MLS Disciplinary Committee punishes Fire, Sounders for altercations

Seattle Sounders FC forward Obafemi Martins (9)

Photo by ISIPhotos.com

By TIM FONTENAULT

The Chicago Fire and Seattle Sounders violated Major League Soccer’s mass confrontation policy on Saturday, the league’s Disciplinary Committee has determined.

This is Seattle’s second violation this season, resulting in a fine for both the club and manager Sigi Schmid. Chicago, a first-time offender this season, has been issued an official warning.

Chicago defender Gonzalo Segares and midfielder Benji Joya were fined by the committee after being declared responsible for the first altercation of the match.

Referee Chris Penso awarded a free kick to Chicago in the seventh minute. Sounders forward Obafemi Martins lunged towards the ball when Chicago’s Chris Ritter put his arm out to stop him. Martins and Ritter were in each other’s faces, and when Seattle players came to break it up, Segares came up and gave Martins a light shove, angering the Nigerian even more. In the midst of the resulting confrontation, Joya also came up and pushed Martins.

Neither Segares nor Joya was issued a yellow card for that incident, but Ritter and Martins were booked.

Martins, who scored two goals in Seattle’s 3-2 win, received a straight red card in the 42nd minute following a Chicago goal and has been fined for failing to leave the pitch in a timely manner. When Penso issued the red card, Martins punted the ball and then turned around multiple times as his teammates tried to escort him off. This was the climactic incident of the second mass confrontation.

Chicago’s Jhon Kennedy Hurtado was issued a second yellow card in the 37th minute after originally being booked in the 24th. He was also fined by the league for failing to leave in a timely manner. Hurtado’s committed a two-footed challenge on Martins in the penalty area. After receiving the red card, Hurtado stayed on the field for nearly a minute to argue with Penso while being forcibly restrained by teammate Bakary Soumare.

As Penso blew for full time in the 98th minute, Chicago’s Jeff Larentowicz put his hand on the head and face of Seattle’s Gonzalo Pineda. This incident also resulted in a fine from MLS.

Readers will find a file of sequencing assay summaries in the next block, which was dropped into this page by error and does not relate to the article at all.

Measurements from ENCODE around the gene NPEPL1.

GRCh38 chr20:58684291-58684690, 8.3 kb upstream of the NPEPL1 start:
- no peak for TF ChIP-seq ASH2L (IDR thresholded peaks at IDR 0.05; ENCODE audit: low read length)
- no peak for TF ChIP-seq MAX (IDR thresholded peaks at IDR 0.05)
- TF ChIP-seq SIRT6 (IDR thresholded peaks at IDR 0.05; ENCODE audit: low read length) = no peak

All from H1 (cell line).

The Disciplinary Committee also issued a one-match suspension and a fine to Colorado’s Dillon Serna for a reckless challenge on FC Dallas’ Victor Ulloa during their match last Saturday. Ulloa beat Serna with a one-on-one move in the midfield, after which Serna pulled him down with a sliding tackle from behind. Serna was issued a yellow card for the challenge.

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Do you think the punishments issued to Seattle, Chicago and their players is fair? Could Penso have done more to get the match under control? Was Serna’s challenge worthy of a suspension?

Share your thoughts below.

This entry was posted in Major League Soccer, MLS- Chicago Fire, MLS- Colorado Rapids, MLS- Seattle Sounders. Bookmark the permalink.

7 Responses to MLS Disciplinary Committee punishes Fire, Sounders for altercations

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  2. reignman says:

    So has any video surfaced yet of what actually got Martins ejected? I don’t think the ref saw the incident and gave a red based off the reactions which just isn’t right.

  3. Yay says:

    Chicago should be fined for hiring Yallop .. The dude encourages this behavior in his squads

  4. Tim King says:

    Referees need to be fined for poor performances and/or removed from officiating matches for a period. It is the only way they will be more vigilant and purposeful in decisions. Fining teams and coaches who protest poor officiating is not the answer.

    • DSARUNS4Fun says:

      Totally agree about sanctions on poor referees. We have too many low caliber & weak referees in MLS. watch any MLS game and you can see the lack of quality referees in our league. There are too many Missed calls, No calls, & Phantom calls.
      They unfortunately impact the outcome of too many games.
      MLS needs to make this a top priority. I’m concerned about the impact of several new Teams joining MLS and the lack of QUALITY referees.
      My sense is it will get worst and the Diciplinary Committee will have tons of issues to deal with every week. We Need Better Refs!!!

  5. Dirty Dog says:

    Refs have the hardest job of seeing everything from a players perspective, and are biased like any other human. BUT since there is only ONE ref and 40,000 fans, guess who seems to know more? I dont want to see the game slow, and after the fact analysis should eventually discourage acting out on the field… but when the violence is allow over and over, the sport degrades. The ref has to control that physicallity that many fans enjoy. It used to be “charging from the rear” was a red card, now it is common day practice, and off ball fouls never seem to get called. SO where is the problem, the referees and lack there of…